Credit: Chinyere Ezie/Facebook

Luxury brand Prada is in hot water after a window display of what appeared to be blackface figures were seen at its SoHo location.

BoycottPrada has been used by people on social media after the figures were noticed by civil rights lawyer Chinyere Ezie, who posted photos of the window display on her Facebook page. She called the display was “Sambo like imagery.”

“Today after returning to NYC after a very emotional visit to the Smithsonian National Museum of African American History and Culture including an exhibit on blackface, I walked past Prada’s Soho storefront only to be confronted with the very same racist and denigrating blackface imagery,” Ezie said on social media.

She went on to say that she went inside the store to see more offensive figures and asked an employee about it.

“When I asked a Prada employee whether they knew they had plastered blackface imagery throughout their store, in a moment of surprising candor I was told that a black employee had previously complained about blackface at Prada, but he didn’t work there anymore,” she said.

People have been stopping by the store to protest and condemn the figures. Brooklyn City Council Member Jumaane Williams went to the store and reportedly said that Prada should donate to anti-hate groups.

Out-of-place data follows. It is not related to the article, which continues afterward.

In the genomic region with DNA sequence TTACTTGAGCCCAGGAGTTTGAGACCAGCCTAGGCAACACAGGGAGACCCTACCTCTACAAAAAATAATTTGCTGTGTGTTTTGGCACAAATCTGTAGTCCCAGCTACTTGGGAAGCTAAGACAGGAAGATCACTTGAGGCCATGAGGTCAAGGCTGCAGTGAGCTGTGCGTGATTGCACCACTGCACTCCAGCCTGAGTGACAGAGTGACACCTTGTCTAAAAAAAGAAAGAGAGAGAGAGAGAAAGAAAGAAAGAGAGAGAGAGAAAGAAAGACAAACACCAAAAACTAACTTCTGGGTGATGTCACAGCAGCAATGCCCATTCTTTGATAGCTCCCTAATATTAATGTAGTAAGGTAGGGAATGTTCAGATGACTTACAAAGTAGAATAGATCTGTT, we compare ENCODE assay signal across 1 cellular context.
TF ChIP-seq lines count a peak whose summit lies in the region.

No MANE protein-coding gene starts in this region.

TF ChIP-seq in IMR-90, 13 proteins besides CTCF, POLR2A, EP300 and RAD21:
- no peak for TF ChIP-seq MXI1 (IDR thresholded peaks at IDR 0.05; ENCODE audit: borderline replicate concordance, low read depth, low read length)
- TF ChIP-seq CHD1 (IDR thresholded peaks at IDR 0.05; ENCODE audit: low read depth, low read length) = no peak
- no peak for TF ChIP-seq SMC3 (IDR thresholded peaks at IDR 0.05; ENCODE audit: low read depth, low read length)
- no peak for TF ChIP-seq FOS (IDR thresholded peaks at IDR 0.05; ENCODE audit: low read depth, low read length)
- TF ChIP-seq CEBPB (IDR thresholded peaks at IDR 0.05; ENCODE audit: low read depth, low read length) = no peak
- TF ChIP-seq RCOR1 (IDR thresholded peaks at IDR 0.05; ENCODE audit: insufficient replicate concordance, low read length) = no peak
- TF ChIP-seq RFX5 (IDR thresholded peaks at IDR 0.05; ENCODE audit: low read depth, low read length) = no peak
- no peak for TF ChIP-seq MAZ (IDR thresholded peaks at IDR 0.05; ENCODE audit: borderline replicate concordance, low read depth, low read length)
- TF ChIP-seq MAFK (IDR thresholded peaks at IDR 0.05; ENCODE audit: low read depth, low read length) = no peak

“The question is who the hell approved this,” he said. “They have to apologize.”

The figures are part of Prada’s “Pradamalia” line that includes seven “mysterious tiny creatures that are one part biological, one part technological, all parts Prada.”

The company took to Twitter to explain saying that they didn’t intend to offend anyone.

“Prada Group abhors racist imagery,” the company said. “The Pradamalia are fantasy charms composed of elements of the Prada oeuvre. They are imaginary creatures not intended to have any reference to the real world and certainly not blackface. Prada Group never had the intention of offending anyone and we abhor all forms of racism and racist imagery. In this interest we will withdraw the characters in question from display and circulation.”